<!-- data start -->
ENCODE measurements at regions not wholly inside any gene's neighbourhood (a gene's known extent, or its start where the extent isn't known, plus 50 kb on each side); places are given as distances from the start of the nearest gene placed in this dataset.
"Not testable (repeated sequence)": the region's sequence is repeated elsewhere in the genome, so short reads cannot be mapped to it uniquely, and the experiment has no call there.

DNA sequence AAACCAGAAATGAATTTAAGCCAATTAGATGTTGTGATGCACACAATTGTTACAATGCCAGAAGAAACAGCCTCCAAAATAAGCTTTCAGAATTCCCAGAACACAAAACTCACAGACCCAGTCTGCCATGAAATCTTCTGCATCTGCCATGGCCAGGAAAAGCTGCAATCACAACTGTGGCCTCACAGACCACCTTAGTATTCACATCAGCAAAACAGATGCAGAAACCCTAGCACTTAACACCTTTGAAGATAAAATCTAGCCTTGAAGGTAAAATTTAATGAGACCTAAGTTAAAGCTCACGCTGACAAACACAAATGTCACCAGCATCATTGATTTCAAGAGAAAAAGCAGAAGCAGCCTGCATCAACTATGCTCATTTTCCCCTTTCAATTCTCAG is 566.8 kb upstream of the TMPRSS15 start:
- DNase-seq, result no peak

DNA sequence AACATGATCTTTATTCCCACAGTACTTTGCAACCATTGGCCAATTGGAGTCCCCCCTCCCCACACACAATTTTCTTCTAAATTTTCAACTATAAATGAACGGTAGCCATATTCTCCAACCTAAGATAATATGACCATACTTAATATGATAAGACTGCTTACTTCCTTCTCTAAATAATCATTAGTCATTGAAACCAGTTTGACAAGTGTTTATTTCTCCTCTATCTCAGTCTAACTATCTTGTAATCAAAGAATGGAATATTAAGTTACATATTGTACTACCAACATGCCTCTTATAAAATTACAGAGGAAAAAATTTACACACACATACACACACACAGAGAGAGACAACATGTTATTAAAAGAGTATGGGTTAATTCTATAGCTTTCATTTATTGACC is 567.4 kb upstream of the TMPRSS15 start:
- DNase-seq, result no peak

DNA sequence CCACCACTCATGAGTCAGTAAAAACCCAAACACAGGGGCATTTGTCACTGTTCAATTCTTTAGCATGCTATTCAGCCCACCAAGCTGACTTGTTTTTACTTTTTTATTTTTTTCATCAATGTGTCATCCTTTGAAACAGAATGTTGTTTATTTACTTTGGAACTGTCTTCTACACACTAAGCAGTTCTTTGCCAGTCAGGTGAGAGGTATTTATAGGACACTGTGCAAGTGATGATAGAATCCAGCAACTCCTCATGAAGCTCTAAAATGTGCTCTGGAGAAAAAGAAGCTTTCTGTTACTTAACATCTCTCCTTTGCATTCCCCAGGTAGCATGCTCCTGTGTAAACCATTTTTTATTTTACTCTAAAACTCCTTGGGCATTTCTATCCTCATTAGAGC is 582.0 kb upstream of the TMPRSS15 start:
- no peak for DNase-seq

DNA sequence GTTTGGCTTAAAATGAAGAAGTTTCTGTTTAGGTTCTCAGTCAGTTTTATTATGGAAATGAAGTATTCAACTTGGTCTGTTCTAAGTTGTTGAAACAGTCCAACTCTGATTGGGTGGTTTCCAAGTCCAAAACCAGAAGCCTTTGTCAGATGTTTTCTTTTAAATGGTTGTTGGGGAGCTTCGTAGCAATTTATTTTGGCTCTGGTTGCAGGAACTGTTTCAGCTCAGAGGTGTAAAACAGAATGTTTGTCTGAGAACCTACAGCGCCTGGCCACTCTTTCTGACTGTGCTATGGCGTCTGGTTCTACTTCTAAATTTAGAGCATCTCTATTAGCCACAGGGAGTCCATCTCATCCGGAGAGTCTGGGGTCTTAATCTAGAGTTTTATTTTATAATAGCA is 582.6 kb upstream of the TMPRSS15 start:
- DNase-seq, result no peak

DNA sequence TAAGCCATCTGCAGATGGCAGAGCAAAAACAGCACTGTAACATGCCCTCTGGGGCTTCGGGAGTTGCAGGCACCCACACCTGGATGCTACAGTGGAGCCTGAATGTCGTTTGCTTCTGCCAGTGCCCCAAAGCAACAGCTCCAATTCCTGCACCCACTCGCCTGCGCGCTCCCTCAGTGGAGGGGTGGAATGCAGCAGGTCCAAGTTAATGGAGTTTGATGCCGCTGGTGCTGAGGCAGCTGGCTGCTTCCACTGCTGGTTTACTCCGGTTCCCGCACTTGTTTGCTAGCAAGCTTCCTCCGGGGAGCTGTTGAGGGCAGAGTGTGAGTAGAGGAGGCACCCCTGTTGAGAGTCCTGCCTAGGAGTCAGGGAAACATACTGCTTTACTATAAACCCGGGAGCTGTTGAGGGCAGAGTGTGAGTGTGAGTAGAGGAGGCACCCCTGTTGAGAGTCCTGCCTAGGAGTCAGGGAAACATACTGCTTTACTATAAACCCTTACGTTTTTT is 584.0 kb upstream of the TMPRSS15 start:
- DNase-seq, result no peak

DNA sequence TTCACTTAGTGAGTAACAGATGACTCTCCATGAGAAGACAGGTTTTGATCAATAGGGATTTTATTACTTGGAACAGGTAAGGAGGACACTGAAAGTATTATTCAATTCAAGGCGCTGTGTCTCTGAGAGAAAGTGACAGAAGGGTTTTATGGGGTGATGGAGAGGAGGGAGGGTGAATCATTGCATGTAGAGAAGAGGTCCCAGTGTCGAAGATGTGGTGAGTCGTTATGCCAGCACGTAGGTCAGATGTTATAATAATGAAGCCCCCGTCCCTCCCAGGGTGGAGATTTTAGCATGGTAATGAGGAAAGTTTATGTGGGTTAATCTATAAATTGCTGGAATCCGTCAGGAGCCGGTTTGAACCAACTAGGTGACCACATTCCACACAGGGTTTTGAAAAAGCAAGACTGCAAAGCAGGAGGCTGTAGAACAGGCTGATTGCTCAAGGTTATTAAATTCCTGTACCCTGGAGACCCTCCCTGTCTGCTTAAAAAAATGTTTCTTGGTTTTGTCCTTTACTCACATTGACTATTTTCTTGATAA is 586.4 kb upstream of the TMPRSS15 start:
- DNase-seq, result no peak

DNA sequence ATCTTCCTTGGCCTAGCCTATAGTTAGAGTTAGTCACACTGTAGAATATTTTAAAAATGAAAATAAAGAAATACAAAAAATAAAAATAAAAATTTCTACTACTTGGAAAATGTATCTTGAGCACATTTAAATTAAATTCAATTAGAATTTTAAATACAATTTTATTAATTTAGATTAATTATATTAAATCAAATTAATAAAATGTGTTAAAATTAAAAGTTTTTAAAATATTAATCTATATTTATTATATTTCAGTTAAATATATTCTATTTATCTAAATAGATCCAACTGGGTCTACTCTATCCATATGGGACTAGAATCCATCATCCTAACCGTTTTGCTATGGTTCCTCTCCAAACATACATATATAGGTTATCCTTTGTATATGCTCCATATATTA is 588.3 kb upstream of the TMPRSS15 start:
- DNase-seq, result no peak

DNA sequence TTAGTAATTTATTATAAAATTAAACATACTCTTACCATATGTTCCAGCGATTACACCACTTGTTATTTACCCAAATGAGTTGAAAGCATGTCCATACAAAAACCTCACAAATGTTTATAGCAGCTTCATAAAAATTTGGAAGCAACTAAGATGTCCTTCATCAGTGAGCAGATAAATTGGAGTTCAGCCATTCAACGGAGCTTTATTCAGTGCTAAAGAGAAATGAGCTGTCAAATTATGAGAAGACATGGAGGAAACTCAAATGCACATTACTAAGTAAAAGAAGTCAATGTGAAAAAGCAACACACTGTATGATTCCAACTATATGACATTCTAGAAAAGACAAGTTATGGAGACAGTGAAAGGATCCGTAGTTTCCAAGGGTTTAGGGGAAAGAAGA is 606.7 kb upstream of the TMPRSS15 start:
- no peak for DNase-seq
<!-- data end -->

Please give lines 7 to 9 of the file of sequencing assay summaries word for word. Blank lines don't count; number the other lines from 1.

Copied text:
DNA sequence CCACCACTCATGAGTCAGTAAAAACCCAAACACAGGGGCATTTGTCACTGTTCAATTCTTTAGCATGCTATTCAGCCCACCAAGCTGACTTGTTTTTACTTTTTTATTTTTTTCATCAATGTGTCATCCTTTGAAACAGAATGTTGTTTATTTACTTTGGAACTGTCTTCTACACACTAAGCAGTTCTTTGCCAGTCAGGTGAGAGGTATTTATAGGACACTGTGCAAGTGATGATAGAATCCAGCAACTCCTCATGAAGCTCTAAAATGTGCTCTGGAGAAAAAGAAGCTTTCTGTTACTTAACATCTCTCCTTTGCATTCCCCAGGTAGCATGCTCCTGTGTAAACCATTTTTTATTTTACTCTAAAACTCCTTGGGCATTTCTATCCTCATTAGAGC is 582.0 kb upstream of the TMPRSS15 start:
- no peak for DNase-seq

DNA sequence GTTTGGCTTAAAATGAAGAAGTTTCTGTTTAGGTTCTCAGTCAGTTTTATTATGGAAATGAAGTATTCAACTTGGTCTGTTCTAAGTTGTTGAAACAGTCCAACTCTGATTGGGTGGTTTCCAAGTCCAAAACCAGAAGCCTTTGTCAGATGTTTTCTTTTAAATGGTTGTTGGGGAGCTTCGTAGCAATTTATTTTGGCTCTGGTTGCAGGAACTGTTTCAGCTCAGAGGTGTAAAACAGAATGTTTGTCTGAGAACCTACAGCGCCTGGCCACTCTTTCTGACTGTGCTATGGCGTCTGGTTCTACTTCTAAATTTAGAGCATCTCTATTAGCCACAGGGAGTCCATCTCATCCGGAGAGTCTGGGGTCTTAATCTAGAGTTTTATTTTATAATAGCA is 582.6 kb upstream of the TMPRSS15 start: